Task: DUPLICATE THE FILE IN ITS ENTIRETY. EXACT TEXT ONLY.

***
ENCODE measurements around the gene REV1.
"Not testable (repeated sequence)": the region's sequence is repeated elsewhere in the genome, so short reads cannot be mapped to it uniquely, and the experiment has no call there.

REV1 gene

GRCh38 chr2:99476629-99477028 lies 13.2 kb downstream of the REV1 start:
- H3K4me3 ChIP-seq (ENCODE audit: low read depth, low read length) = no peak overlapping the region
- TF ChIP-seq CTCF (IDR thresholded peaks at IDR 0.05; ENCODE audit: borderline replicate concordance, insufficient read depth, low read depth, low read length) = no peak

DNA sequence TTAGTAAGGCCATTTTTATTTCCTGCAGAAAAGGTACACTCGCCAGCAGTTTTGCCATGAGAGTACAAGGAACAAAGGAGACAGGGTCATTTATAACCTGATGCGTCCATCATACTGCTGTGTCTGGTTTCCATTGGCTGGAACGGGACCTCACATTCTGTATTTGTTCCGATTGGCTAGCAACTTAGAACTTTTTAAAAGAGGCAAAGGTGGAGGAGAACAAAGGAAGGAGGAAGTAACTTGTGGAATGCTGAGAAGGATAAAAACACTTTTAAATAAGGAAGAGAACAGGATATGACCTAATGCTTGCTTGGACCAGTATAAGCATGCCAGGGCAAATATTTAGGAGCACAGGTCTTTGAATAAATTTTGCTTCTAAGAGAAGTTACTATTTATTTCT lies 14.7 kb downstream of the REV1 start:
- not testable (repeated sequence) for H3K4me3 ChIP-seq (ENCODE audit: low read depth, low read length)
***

ENCODE measurements around the gene REV1.
"Not testable (repeated sequence)": the region's sequence is repeated elsewhere in the genome, so short reads cannot be mapped to it uniquely, and the experiment has no call there.

REV1 gene

GRCh38 chr2:99476629-99477028 lies 13.2 kb downstream of the REV1 start:
- H3K4me3 ChIP-seq (ENCODE audit: low read depth, low read length) = no peak overlapping the region
- TF ChIP-seq CTCF (IDR thresholded peaks at IDR 0.05; ENCODE audit: borderline replicate concordance, insufficient read depth, low read depth, low read length) = no peak

DNA sequence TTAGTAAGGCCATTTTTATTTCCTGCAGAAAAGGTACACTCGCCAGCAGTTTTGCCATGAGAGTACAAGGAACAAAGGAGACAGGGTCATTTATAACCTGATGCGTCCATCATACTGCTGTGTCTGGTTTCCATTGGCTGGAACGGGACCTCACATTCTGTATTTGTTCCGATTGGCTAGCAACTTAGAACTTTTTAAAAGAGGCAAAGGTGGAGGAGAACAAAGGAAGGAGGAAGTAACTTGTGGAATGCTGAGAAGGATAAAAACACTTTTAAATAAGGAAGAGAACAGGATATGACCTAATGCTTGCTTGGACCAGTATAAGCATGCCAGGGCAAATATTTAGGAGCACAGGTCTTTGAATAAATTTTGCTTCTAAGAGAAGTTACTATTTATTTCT lies 14.7 kb downstream of the REV1 start:
- not testable (repeated sequence) for H3K4me3 ChIP-seq (ENCODE audit: low read depth, low read length)